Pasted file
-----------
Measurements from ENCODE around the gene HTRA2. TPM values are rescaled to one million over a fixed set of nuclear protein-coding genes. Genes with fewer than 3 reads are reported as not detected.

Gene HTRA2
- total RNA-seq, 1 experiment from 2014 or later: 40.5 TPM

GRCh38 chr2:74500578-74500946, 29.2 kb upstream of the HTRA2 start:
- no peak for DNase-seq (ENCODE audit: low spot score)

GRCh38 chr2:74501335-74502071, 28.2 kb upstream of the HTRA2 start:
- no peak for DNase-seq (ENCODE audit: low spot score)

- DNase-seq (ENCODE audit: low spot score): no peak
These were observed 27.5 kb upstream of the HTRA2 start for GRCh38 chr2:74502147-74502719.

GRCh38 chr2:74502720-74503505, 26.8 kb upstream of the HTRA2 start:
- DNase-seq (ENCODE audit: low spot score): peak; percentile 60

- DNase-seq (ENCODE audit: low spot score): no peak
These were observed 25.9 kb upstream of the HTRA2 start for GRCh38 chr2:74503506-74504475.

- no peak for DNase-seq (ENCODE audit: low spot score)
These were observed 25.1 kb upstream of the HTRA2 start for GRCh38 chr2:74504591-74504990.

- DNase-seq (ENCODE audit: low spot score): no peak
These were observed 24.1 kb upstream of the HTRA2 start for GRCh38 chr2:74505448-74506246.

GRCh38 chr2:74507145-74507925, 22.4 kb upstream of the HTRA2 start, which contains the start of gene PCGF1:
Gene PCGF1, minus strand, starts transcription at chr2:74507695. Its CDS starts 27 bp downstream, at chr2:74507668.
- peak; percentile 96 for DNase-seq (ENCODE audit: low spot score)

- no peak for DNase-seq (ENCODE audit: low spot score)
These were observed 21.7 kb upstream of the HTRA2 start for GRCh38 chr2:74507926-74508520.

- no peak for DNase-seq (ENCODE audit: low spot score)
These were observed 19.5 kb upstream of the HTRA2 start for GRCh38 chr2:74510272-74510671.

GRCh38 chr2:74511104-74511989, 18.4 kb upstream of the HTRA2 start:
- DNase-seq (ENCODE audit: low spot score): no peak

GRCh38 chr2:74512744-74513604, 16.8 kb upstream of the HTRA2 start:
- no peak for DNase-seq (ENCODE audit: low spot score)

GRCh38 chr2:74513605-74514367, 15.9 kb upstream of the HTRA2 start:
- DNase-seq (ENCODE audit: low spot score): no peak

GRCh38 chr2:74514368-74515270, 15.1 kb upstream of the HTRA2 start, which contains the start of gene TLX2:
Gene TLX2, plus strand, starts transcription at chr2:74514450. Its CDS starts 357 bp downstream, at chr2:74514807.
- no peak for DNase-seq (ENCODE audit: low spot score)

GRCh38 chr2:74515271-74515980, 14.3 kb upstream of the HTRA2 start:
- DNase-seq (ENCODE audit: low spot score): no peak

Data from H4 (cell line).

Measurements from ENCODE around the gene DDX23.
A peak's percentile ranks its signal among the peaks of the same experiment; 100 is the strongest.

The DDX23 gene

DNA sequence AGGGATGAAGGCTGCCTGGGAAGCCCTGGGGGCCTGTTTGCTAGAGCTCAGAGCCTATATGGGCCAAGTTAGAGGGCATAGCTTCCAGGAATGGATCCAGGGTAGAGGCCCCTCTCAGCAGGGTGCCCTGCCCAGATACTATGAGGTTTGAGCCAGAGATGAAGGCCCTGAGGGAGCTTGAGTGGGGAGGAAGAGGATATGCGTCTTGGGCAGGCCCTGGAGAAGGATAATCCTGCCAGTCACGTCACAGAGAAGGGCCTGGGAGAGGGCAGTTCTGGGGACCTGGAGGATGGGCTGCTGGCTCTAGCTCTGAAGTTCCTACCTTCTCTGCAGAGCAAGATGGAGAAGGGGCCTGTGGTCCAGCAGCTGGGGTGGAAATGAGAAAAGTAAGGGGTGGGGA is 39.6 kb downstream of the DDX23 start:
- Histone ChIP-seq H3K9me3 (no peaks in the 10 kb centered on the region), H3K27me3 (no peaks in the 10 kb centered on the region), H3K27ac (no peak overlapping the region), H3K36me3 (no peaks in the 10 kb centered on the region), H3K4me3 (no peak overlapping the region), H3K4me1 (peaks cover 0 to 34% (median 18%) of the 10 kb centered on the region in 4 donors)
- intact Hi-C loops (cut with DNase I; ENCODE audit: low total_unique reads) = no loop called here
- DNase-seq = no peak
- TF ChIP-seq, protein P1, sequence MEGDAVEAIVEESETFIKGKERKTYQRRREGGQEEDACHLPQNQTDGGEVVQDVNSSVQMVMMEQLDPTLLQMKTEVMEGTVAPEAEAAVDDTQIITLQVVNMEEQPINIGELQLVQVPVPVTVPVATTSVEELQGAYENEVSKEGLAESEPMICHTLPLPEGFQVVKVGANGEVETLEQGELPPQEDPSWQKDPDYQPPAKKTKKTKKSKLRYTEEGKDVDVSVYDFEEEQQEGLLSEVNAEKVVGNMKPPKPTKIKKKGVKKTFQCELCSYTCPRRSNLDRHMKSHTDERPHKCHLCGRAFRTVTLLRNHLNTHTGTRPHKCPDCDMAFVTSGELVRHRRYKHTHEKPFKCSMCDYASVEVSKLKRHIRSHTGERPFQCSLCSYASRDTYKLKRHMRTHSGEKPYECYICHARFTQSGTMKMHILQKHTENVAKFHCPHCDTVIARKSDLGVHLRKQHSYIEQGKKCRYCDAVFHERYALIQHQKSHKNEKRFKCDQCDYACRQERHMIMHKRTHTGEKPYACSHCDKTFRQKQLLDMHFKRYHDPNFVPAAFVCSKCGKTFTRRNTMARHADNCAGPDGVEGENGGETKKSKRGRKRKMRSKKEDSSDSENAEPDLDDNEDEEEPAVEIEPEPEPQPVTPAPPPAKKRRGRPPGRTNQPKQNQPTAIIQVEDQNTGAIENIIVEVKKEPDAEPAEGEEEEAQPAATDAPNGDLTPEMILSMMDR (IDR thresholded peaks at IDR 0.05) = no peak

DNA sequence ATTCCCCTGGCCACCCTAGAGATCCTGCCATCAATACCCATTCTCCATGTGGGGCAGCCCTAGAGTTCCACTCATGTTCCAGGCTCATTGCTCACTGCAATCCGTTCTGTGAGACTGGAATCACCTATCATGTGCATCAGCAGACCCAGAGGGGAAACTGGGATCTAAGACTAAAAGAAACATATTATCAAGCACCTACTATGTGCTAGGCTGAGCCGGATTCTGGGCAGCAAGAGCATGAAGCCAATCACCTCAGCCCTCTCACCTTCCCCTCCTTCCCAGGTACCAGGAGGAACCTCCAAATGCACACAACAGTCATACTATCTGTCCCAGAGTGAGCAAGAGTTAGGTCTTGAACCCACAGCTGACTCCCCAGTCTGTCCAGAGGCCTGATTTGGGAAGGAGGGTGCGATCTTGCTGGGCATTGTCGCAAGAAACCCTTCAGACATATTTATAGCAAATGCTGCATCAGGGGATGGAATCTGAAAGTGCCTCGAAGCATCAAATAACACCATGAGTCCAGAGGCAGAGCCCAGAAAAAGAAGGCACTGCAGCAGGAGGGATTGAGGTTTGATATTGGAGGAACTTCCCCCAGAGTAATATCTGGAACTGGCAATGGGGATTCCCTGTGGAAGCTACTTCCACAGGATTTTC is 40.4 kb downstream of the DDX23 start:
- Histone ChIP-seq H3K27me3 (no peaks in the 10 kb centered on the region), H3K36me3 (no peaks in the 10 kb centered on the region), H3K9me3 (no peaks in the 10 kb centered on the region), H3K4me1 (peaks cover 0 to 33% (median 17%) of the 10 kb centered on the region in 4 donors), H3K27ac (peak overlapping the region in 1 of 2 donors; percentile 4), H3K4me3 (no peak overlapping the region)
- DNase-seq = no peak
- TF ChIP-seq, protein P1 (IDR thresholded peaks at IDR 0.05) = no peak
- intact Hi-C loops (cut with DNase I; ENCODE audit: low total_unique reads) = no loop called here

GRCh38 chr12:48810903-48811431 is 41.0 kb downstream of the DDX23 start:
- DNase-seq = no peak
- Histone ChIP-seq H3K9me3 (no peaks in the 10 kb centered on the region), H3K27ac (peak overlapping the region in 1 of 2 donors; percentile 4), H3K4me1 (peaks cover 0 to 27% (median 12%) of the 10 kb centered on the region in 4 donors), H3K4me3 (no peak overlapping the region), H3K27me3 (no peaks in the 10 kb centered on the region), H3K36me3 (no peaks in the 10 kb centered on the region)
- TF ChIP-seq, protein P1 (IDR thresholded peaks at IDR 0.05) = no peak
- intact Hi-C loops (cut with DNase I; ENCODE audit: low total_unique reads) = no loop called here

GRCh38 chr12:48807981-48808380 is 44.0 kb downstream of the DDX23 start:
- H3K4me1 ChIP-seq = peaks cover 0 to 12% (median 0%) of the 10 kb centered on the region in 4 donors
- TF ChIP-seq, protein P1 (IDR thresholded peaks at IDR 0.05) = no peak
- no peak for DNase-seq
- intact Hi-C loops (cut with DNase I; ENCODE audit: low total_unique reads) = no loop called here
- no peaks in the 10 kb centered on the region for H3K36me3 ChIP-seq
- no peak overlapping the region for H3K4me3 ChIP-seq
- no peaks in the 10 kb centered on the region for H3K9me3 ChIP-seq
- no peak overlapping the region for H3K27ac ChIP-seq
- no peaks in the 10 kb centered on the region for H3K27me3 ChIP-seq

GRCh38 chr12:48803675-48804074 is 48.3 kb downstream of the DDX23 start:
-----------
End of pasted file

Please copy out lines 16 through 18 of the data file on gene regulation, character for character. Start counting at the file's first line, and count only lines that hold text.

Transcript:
- DNase-seq (ENCODE audit: low spot score): no peak
These were observed 24.1 kb upstream of the HTRA2 start for GRCh38 chr2:74505448-74506246.

GRCh38 chr2:74507145-74507925, 22.4 kb upstream of the HTRA2 start, which contains the start of gene PCGF1: